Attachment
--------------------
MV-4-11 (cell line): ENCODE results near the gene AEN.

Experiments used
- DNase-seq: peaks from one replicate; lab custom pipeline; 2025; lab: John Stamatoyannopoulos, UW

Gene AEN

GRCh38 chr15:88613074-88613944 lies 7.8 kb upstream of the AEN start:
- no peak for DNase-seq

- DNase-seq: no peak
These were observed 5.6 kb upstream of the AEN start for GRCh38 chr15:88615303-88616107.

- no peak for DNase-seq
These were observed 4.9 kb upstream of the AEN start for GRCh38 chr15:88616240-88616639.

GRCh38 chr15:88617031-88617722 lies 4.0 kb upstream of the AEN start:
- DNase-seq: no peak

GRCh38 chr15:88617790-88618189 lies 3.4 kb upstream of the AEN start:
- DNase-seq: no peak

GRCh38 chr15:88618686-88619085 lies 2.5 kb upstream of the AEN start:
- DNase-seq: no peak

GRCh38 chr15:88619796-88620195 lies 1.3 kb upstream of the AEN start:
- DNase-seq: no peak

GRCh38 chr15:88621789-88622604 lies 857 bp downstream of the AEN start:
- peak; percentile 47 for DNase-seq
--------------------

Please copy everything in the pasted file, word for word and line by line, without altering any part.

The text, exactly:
MV-4-11 (cell line): ENCODE results near the gene AEN.

Experiments used
- DNase-seq: peaks from one replicate; lab custom pipeline; 2025; lab: John Stamatoyannopoulos, UW

Gene AEN

GRCh38 chr15:88613074-88613944 lies 7.8 kb upstream of the AEN start:
- no peak for DNase-seq

- DNase-seq: no peak
These were observed 5.6 kb upstream of the AEN start for GRCh38 chr15:88615303-88616107.

- no peak for DNase-seq
These were observed 4.9 kb upstream of the AEN start for GRCh38 chr15:88616240-88616639.

GRCh38 chr15:88617031-88617722 lies 4.0 kb upstream of the AEN start:
- DNase-seq: no peak

GRCh38 chr15:88617790-88618189 lies 3.4 kb upstream of the AEN start:
- DNase-seq: no peak

GRCh38 chr15:88618686-88619085 lies 2.5 kb upstream of the AEN start:
- DNase-seq: no peak

GRCh38 chr15:88619796-88620195 lies 1.3 kb upstream of the AEN start:
- DNase-seq: no peak

GRCh38 chr15:88621789-88622604 lies 857 bp downstream of the AEN start:
- peak; percentile 47 for DNase-seq